• Minimise the clutter of brochures, directories, tent cards, doorknob hangers, magazines, perspex holders, leather and vinyl covers. One loose-leaf folder is enough so that pages can be changed easily.
  • Fix little signs near switches asking guests to switch off and not leave appliances running.
  • Beverage trays do not need individually wrapped sugars, teas, coffees, biscuits. Use good quality airtight containers for dry goods where possible.
  • Find unbleached tea bags; chlorine is used to bleach bags that are going to stain the minute they are wet anyway!
  • Purchase attractive waste-separation or recycle bins (ask us) in the rooms.
  • Fresh air is so much nicer than recycled centrally controlled air, or musty, stale air of a closed-up room.
  • Encourage guests to change their clothes, not the thermostat.
  • Have bedding, carpets and curtains anti-allergy treated and advertise that you do. Use anti-allergy bedding (even feather duvets and pillows now come allergy free). Try silk or wool duvets.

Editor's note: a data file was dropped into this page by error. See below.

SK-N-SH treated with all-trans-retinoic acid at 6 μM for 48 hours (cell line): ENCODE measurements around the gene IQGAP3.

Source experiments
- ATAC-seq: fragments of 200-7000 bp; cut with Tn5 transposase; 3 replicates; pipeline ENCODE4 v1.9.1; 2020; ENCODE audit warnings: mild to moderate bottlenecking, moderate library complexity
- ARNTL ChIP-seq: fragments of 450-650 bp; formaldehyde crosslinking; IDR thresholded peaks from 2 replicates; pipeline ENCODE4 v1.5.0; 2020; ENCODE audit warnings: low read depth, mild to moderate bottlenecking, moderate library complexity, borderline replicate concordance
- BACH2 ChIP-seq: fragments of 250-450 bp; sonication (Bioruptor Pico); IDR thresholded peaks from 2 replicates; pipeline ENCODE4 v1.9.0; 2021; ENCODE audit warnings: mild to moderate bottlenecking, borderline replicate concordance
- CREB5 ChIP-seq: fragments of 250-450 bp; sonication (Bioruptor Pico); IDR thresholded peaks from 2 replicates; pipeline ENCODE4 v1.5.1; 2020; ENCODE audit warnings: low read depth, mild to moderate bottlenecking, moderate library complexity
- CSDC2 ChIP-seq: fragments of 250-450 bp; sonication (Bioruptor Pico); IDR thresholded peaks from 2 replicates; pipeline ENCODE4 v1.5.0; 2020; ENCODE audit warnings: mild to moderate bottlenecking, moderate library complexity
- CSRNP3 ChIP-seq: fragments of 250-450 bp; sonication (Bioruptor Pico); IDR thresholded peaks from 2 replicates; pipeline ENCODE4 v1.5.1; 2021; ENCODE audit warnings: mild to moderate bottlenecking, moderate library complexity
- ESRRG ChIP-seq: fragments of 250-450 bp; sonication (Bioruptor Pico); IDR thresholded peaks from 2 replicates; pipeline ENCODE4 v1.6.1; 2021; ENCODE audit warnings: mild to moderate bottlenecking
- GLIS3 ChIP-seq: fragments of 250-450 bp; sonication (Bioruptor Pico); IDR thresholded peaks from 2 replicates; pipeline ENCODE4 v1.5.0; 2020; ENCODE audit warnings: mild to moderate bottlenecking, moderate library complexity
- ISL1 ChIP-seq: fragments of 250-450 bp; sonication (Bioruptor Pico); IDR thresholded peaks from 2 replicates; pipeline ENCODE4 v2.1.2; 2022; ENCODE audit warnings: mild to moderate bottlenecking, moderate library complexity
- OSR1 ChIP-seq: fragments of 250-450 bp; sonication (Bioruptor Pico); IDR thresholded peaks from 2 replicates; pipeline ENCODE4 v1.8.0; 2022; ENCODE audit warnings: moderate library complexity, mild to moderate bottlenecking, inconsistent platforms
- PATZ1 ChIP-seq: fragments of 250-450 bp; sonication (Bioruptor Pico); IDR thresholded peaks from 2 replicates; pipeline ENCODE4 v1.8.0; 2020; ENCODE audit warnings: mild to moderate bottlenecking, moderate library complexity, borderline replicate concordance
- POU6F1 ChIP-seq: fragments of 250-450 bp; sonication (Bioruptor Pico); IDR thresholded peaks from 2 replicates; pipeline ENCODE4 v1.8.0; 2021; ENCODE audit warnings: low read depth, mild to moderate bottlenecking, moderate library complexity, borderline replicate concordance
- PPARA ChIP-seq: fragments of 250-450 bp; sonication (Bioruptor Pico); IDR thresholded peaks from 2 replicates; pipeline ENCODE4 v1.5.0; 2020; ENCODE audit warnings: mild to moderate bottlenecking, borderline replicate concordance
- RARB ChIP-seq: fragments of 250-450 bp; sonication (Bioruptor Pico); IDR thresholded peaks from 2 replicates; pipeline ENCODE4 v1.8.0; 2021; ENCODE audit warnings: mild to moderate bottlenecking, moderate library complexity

• Install central electrical control switches so that all lights and appliances are switched when someone leaves the room and can be activated by inserting their key card when they return.
  • Use only wood that is sourced from sustainable certified forests.
  • Find hemp bathrobes and upholstery fabrics.
  • Cotton linen may be natural, but cotton farms use toxic chemicals during farming and manufacturing. Use organic cotton and unbleached if you can find it. Poly uses petrochemicals.
  • Seek out beds made of as many natural components as possible.


  • Buy soaps and amenities in bulk. Soap, shampoo, conditioner and body lotions can be kept in bulk dispensers rather than individual packaging. this saves you time and money, saves natural resources and cuts down on packaging in landfill.
  • Try hemp towels; they're soft, durable and a more sustainable and eco-friendly product than cotton.
  • Install water-efficient shower roses and taps and low-flow toilet cisterns. A 5-minute shower uses 1/3 the water of a bath.
  • Set geyser thermostats lower (60 deg is good.)
  • It is essential to wrap toothbrush glasses in paper or plastic?